Just in time for Mother's Day, House Republicans today successfully pushed through a bill aimed at mending the party's ailing standing with women voters.
The Working Families Flexibility Act, a bill that allowed employees to take time off instead of overtime pay, passed in the House of Representatives Wednesday night and was billed as a "straight-up answer to the problems that working moms and dads are facing," according to House Majority Leader Eric Cantor, R-Va.
Led by the bill's co-sponsor, Rep. Martha Roby, R-Ala., a mother of two, the legislation aims to give private-sector employers the same ability that government workers have to take either comp time or overtime pay.
"This is about choice. This is about flexibility," Roby said at a news conference Tuesday. "I guess my question would be, if it's good enough for government employees, why isn't it good enough for the private sector?"
Coming on the heels of a presidential election in which Republicans suffered the worst loss of women voters in the 60-year history of the Gallup survey, it's clear why the Republican Party would see this as a chance to appeal to women voters and shore up their base.
And it comes at a time when there is more public debate, and little clarity, about what working women want and need: more money or time.
While Facebook COO Sheryl Sandberg has exhorted women to "lean in," negotiate for higher salaries and push for fair pay, she has also called on employers to make workplace policies fairer for women who are also mothers by allowing flexible work options.
The problem, say labor and some family advocate groups like the National Partnership for Women and Families, is that this bill allows businesses to pay women less under the guise of giving them more flexible work options.
"What employers are trying to do here, and it's not a great secret, is they want to get out of paying overtime for employees and work them more than 40 hours a week and then tell them you can take comp time that's available to you," Rep. Donna Edwards, D-Md., said during a conference call Monday. "Only the fact is that that comp time, that compensatory time, won't be available to them at their leisure."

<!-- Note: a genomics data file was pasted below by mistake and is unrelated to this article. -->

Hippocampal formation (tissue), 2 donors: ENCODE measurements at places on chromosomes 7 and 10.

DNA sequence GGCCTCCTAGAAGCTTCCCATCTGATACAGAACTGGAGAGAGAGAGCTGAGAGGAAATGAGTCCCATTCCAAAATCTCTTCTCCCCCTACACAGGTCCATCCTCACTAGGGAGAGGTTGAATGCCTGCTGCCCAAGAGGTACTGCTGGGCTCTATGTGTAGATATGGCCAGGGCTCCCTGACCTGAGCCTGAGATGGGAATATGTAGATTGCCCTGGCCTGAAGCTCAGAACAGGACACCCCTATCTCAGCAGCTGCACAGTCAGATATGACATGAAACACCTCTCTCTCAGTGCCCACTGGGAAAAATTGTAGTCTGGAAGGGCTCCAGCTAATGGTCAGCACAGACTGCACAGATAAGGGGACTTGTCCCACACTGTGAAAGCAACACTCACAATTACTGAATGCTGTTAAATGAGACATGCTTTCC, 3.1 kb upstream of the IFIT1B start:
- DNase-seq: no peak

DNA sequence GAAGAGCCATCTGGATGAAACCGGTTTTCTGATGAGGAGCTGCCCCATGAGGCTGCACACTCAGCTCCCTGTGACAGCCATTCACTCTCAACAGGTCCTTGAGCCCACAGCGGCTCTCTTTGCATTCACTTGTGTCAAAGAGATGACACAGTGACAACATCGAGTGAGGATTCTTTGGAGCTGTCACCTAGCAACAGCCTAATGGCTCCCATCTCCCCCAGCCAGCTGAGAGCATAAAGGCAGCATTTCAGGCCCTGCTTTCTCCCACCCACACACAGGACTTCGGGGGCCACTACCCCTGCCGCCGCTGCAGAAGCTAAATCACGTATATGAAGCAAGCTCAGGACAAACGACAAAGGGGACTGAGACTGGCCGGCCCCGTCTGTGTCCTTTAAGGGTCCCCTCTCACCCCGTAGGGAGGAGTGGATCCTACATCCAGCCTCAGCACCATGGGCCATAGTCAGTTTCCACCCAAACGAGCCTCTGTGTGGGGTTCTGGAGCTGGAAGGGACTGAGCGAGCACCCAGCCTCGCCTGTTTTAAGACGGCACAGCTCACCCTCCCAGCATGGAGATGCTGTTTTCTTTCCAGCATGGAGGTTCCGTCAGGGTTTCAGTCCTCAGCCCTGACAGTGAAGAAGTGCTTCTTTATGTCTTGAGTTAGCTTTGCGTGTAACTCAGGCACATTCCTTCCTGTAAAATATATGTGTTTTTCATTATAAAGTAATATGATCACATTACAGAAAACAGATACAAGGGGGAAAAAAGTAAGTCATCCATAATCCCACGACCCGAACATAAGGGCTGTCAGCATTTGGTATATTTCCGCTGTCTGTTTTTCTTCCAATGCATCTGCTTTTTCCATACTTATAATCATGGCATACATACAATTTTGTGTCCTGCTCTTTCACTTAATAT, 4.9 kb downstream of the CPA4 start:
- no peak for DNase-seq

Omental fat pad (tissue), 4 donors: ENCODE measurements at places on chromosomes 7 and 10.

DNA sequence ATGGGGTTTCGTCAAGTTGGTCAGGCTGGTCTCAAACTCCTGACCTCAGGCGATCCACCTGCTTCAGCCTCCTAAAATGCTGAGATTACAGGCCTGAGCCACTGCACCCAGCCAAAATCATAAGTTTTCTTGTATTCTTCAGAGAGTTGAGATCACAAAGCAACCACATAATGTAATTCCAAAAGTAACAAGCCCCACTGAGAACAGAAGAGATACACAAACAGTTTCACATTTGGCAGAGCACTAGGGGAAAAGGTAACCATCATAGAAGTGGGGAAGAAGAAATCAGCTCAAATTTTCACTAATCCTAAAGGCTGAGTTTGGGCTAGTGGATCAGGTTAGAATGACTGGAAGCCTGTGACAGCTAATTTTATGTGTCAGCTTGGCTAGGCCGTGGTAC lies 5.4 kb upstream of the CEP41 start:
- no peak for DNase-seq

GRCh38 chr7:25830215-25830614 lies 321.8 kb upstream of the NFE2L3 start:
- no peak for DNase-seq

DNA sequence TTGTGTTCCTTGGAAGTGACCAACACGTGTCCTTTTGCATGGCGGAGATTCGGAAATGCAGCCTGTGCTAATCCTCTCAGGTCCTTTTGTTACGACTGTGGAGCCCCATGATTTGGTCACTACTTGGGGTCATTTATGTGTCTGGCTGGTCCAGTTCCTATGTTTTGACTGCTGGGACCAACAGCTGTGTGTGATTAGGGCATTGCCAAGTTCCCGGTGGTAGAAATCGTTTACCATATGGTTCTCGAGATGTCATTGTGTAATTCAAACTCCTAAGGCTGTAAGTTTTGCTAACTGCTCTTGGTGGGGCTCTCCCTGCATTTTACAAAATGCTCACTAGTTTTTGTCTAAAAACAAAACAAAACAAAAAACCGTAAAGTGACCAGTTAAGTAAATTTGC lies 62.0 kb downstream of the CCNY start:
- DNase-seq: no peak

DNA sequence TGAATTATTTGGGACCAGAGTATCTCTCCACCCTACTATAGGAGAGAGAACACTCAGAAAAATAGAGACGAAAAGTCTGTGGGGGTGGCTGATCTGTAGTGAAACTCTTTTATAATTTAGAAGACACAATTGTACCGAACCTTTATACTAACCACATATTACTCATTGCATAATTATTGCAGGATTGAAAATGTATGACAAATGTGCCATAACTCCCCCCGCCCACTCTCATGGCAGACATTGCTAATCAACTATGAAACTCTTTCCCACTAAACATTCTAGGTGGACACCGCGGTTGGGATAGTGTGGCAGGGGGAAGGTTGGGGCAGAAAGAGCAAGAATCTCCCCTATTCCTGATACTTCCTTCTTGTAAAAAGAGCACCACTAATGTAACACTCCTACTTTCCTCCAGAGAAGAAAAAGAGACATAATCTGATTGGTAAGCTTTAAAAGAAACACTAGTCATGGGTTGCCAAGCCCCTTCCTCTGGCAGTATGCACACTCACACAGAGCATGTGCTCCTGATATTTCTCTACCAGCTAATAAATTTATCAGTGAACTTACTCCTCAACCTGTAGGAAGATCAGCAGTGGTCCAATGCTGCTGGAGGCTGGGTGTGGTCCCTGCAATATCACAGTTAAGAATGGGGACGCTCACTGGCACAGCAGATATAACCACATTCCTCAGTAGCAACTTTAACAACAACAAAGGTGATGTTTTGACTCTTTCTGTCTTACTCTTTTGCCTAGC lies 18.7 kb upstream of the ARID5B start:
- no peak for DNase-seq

Proponents of the legislation, including the U.S. Chamber of Commerce and the Society for Human Resource Management, which represents employers, say it gives workers, especially parents, the ability to take time off to be at parent-teacher conferences or doctor's appointments.
Here's how it's supposed to work: A person who works more than 40 hours a week can arrange with their employer to take that time in the form of compensatory (comp) time, instead of overtime pay. Each hour of extra work is worth an hour and a half of time off.
According to the bill, agreeing to time off instead of overtime pay can't be a condition of employment, and the employee can also choose to take the money instead of time at any point.
Employers can deny requests for time off at any time, as long as they can show that it might "unduly disrupt the operations of the employer," according to the bill.
And just as it is for the government, the bill would undoubtedly be a cost-saving measure for businesses as well.
Today's came down along partisan lines with only three Democrats joining 220 Republicans in approving the measure, mirroring the fate of similar pieces of legislation that were taken up in the 199's but failed to become law.
What's next for the bill? Most likely nothing, if Democrats have anything to say about it.
The White House has said it would potentially veto the bill if it ever got to President Obama's desk.
And there is no indication that it ever will, as long as Democrats remain in control of the Senate.
"This week we gave mothers not a very good gift: more work, less pay. Happy Mother's Day? I don't think so," said House Minority Leader Rep. Nancy Pelosi (D-Calif.) at a press conference today. "The bill that gives less flexibility to working people, more discretion to their bosses."
ABC News' John Parkinson contributed to this report.